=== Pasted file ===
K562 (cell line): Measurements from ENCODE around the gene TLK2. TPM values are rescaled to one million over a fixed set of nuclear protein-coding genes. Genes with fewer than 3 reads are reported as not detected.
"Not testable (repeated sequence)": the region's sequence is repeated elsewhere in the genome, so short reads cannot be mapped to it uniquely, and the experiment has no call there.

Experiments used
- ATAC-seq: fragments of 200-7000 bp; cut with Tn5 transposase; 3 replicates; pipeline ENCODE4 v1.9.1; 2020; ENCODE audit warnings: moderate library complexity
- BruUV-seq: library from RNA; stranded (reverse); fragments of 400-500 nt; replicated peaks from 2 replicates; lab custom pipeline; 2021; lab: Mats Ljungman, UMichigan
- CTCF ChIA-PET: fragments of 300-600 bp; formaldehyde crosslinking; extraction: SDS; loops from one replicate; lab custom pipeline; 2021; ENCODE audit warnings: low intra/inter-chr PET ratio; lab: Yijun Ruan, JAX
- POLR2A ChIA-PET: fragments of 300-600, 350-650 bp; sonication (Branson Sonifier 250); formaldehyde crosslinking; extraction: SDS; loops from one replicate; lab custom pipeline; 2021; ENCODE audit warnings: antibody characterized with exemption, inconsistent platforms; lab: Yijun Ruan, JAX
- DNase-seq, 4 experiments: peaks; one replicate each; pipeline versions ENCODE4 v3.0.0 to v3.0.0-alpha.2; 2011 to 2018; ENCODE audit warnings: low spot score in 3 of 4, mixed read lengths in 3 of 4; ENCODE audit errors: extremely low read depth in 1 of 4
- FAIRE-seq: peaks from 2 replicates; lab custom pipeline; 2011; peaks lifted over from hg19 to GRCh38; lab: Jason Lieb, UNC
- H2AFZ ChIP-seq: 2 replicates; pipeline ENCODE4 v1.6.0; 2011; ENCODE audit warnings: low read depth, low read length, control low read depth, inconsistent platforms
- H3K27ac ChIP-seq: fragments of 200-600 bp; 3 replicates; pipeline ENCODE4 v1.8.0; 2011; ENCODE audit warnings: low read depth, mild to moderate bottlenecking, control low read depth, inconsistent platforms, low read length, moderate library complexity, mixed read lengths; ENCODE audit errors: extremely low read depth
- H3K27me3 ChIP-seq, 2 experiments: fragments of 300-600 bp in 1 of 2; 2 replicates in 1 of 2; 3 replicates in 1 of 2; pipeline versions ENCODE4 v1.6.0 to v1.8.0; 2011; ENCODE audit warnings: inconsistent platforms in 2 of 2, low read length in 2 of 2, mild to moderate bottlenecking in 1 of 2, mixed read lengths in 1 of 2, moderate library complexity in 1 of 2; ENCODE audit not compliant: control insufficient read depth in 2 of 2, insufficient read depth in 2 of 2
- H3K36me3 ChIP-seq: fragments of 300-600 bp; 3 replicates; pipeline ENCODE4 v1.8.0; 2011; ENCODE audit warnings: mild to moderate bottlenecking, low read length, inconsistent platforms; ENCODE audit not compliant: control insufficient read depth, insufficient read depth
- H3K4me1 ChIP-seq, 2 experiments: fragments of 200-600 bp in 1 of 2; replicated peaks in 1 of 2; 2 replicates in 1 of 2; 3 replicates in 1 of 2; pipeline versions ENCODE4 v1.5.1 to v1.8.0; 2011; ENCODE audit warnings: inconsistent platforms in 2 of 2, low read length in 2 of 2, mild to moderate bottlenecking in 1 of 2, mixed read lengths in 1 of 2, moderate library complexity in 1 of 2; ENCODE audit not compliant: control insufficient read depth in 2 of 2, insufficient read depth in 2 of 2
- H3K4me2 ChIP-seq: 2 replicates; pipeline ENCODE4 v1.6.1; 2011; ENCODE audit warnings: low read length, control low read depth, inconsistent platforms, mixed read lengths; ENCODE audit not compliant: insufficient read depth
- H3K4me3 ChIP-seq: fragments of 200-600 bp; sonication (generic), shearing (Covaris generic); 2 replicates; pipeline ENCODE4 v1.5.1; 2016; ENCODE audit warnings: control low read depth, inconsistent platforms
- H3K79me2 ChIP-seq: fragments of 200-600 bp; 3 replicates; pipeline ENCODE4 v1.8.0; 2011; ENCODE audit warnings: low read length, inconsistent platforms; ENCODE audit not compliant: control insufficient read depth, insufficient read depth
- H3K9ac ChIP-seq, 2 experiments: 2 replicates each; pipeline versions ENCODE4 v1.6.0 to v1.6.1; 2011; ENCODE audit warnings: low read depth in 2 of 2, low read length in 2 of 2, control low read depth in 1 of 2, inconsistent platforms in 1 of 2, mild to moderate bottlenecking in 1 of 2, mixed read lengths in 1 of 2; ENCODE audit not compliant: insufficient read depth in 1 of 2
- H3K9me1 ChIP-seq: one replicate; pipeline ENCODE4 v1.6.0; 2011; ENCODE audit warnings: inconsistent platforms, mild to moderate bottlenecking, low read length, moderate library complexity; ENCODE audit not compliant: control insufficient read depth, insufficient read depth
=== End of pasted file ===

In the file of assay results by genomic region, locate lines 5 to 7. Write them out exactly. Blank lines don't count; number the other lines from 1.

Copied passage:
- BruUV-seq: library from RNA; stranded (reverse); fragments of 400-500 nt; replicated peaks from 2 replicates; lab custom pipeline; 2021; lab: Mats Ljungman, UMichigan
- CTCF ChIA-PET: fragments of 300-600 bp; formaldehyde crosslinking; extraction: SDS; loops from one replicate; lab custom pipeline; 2021; ENCODE audit warnings: low intra/inter-chr PET ratio; lab: Yijun Ruan, JAX
- POLR2A ChIA-PET: fragments of 300-600, 350-650 bp; sonication (Branson Sonifier 250); formaldehyde crosslinking; extraction: SDS; loops from one replicate; lab custom pipeline; 2021; ENCODE audit warnings: antibody characterized with exemption, inconsistent platforms; lab: Yijun Ruan, JAX